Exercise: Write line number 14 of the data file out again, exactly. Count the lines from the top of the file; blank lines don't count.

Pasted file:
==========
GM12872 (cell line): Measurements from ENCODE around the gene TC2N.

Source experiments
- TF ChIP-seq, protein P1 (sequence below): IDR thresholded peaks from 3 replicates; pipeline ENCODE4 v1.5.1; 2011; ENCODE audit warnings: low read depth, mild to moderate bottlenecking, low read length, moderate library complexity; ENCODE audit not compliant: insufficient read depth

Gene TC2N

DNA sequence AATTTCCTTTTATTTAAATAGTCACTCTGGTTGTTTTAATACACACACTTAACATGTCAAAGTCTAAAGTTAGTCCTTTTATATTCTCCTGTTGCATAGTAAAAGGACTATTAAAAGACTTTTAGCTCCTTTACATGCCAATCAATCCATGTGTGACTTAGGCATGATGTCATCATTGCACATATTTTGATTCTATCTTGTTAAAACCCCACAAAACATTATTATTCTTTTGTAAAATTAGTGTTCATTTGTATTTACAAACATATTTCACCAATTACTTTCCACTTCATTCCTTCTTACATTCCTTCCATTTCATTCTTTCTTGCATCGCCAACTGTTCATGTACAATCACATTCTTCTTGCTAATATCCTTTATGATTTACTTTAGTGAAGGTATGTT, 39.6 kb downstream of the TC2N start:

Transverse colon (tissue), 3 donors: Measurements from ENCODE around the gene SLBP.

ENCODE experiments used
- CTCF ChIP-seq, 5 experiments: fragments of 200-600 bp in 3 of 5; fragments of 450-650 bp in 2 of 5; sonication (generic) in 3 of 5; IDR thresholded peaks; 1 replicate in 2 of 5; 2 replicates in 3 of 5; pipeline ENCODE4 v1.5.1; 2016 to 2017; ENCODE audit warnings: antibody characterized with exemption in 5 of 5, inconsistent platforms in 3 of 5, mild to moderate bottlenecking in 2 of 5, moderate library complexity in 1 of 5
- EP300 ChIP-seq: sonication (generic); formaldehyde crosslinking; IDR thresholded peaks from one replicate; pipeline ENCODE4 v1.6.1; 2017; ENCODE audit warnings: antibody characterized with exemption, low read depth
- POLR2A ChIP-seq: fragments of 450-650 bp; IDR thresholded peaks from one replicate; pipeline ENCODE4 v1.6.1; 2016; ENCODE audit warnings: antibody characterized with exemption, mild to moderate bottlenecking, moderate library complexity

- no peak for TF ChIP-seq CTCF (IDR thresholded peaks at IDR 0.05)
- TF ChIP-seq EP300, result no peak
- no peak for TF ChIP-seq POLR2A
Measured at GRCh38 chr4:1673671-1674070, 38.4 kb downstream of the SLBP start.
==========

Measured at GRCh38 chr4:1673671-1674070, 38.4 kb downstream of the SLBP start.